Arabica is considered to be of higher quality than Robusta worldwide.
It is, therefore, not surprising that the large coffee brands have been advertising with the label “100% Arabica” on their packaging for years. It’s actually a shame, because there are also very good Robusta qualities with a nutty flavor.
By the way: just because big coffee brands advertise with “100% Arabica” does not guarantee good quality. So don’t let that blind you.
Robusta, however, plays an important role in coffee blends for espresso. Why? Due to the low oil content, Robusta is responsible for a thick and stable crema on the espresso. And a stable crema is usually a sign that the espresso is of high quality – at least from a visual point of view.
Robusta is therefore a popular ingredient in espresso blends, because it not only leads to a firm crema, but also ensures a strong and woody taste of the espresso, which is particularly valued in southern countries.
With a certain proportion of Robusta in espresso blends – usually between 10 – 30% – the stronger acids of the Arabica beans are balanced out by the Robusta beans, which have fewer acids due to the longer roasting.
An espresso prepared from a mixture of Arabica and Robusta beans tastes more harmonious compared to a preparation using only Arabica beans.
We therefore recommend that you brew your first espressos with an espresso blend of 70/30 or 80/20 Arabica / Robusta before you dare to try 100% Arabica. The higher proportion of acid in Arabica beans may have a deterrent effect at first and could take away the desire to get to know espresso.
If you have gained some experience, it is worth trying out medium-brown roasted pure Arabica beans, which will offer you a multi-faceted, fruity and rather acidic taste experience.
What is the difference between a light roast and a dark roast?
If the beans are roasted lightly, the beans look light brown / medium brown and matt. If the roast is dark, the beans look dark brown / black and oily. In addition to this visual difference, there is a difference that affects the cell structure of the beans.
Basically, you have to know that the cell structures change when coffee is roasted. The cell walls of the beans break open during roasting. This process is important so that the valuable substances in the coffee beans can be dissolved in water during the brewing process.
The longer it takes to roast, the darker the beans are and the more the cell structures break apart. The beans become more and more fragile and porous the longer the roasting takes.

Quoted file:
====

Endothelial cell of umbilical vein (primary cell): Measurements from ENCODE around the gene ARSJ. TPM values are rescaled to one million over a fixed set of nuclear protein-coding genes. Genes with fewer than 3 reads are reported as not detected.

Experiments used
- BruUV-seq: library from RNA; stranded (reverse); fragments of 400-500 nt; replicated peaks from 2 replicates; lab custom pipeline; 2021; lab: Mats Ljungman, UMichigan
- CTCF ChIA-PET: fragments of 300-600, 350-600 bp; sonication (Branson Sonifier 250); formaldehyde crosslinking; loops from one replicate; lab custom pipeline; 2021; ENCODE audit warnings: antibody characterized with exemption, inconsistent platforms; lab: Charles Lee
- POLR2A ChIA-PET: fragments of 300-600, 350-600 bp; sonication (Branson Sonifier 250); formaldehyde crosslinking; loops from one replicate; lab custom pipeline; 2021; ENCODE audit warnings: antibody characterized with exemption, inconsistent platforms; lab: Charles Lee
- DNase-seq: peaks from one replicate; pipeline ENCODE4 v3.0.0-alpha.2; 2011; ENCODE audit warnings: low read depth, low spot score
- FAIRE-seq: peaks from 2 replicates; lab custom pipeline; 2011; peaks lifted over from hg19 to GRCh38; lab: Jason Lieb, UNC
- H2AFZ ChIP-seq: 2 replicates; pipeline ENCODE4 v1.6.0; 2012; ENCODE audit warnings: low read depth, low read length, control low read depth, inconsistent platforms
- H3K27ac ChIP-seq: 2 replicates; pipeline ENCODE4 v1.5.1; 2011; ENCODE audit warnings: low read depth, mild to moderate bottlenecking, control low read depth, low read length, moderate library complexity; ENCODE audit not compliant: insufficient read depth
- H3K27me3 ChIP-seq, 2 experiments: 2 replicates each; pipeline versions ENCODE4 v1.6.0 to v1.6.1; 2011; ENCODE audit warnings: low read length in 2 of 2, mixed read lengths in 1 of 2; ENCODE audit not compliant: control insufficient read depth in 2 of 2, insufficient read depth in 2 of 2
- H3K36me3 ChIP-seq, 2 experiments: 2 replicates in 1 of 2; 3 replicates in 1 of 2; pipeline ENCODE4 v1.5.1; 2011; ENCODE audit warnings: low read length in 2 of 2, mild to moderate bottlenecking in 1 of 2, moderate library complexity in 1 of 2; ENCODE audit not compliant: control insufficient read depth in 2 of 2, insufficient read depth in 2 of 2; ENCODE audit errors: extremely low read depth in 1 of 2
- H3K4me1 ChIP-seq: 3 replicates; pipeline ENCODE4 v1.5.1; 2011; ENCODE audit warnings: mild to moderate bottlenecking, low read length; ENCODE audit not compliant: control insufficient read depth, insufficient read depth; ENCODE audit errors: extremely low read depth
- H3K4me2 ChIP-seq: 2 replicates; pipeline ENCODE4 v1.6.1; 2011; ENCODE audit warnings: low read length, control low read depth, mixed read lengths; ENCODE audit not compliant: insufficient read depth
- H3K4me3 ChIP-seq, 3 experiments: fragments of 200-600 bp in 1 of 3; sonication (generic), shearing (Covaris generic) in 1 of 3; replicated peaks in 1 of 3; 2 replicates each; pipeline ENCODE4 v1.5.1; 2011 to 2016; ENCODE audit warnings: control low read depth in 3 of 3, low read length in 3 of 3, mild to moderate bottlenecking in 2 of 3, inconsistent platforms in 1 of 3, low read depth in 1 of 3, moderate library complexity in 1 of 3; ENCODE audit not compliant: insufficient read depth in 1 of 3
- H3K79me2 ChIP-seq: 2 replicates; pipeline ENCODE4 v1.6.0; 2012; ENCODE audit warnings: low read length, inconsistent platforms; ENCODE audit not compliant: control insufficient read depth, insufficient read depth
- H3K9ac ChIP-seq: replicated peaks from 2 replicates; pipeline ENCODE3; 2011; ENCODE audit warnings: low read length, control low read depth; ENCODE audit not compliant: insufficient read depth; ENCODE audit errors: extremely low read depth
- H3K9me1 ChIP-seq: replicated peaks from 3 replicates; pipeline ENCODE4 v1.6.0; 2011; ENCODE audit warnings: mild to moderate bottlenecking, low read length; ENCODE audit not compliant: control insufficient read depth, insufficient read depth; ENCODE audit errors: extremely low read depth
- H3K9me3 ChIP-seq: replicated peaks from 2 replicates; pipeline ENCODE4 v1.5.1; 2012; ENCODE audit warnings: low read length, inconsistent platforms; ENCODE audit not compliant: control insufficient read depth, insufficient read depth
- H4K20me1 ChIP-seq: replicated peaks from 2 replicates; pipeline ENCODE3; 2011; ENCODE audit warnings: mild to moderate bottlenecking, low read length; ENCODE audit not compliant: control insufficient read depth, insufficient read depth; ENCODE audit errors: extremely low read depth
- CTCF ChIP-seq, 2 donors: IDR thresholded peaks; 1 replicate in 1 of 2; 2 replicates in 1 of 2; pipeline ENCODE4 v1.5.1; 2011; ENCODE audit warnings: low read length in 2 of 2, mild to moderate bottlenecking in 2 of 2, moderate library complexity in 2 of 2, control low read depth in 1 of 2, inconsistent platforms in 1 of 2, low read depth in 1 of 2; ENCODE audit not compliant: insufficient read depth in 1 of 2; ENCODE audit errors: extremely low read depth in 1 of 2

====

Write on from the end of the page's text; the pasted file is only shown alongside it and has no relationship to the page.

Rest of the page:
As a result, dark roasts have a higher solubility compared to lighter roasts, i.e. the substances are dissolved better and faster during the extraction with darker roasts.
And now it’s getting really interesting: Because the solubility of the substances is better with darker roasts, you should use a smaller amount of ground coffee for darker roasts than for lighter roasts.
If you have a black, oily espresso in the espresso grinder, you can easily reduce the dose of ground coffee and also regulate the brewing temperature down a little – provided that your espresso machine has a PID control for manual regulation of the brewing temperature.
The other side of the coin with darker roasts is that the coffee burns and loses many of its valuable aromas. Roasts that are too dark are therefore usually of no interest in terms of taste.
The best thing that can happen to you with espresso made from very dark roasted beans is that it tastes like chocolate. In our opinion, darker roasts often have a roasted coffee taste and tend to taste more bitter.
This certainly led to the trend that small specialty roasters are following nowadays with lighter roasts.
Because with lighter roasts, the peculiarities of the respective green coffee come into their own. Fruity aromas and pleasant acids are in the foreground with lighter roasts.
The cell structures of light roasts are much more intact than those of darker roasts. As a result, fewer substances dissolve during the brewing process and they can also dissolve more slowly.
Therefore, you can slightly increase the dose of ground coffee when extracting light roasts. At the same time, you can also raise the temperature during the brewing process for lighter roasts in order to better dissolve the substances from the coffee.
Blends vs. Single-origin espresso beans: what are the differences?
Mixtures of different coffees are called blends. They usually guarantee a consistent taste profile and are, therefore, very popular in the mass market.
Large industrial roasters rarely disclose which different beans are used in their blends.
Small specialty roasters think differently in this regard and communicate every single ingredient in their blends completely transparently. In addition, they explain the characteristics of the individual beans and how the different flavors complement and balance each other.
Single origin coffee (also known as single origin) primarily states that the coffee comes from a certain country.